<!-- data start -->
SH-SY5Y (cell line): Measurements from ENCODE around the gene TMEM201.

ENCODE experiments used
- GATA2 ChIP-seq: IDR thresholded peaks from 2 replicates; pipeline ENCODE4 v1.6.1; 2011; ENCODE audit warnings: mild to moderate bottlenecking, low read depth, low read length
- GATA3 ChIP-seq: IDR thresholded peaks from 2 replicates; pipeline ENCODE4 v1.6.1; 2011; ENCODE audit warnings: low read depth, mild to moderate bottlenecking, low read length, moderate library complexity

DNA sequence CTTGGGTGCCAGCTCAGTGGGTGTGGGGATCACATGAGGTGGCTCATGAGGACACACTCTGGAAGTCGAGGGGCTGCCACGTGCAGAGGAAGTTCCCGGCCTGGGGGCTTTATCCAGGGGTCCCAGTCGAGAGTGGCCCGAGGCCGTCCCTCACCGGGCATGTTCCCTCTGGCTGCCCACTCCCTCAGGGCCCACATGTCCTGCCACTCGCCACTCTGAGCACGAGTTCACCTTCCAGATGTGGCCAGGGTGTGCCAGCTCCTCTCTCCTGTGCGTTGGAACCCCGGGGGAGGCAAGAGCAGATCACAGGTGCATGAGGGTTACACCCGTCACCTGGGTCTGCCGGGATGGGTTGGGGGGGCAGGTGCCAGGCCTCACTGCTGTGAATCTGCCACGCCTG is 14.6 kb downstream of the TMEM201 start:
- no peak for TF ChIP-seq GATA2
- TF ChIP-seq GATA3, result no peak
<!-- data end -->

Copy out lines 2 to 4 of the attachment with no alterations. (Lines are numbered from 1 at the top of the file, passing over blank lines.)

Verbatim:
ENCODE experiments used
- GATA2 ChIP-seq: IDR thresholded peaks from 2 replicates; pipeline ENCODE4 v1.6.1; 2011; ENCODE audit warnings: mild to moderate bottlenecking, low read depth, low read length
- GATA3 ChIP-seq: IDR thresholded peaks from 2 replicates; pipeline ENCODE4 v1.6.1; 2011; ENCODE audit warnings: low read depth, mild to moderate bottlenecking, low read length, moderate library complexity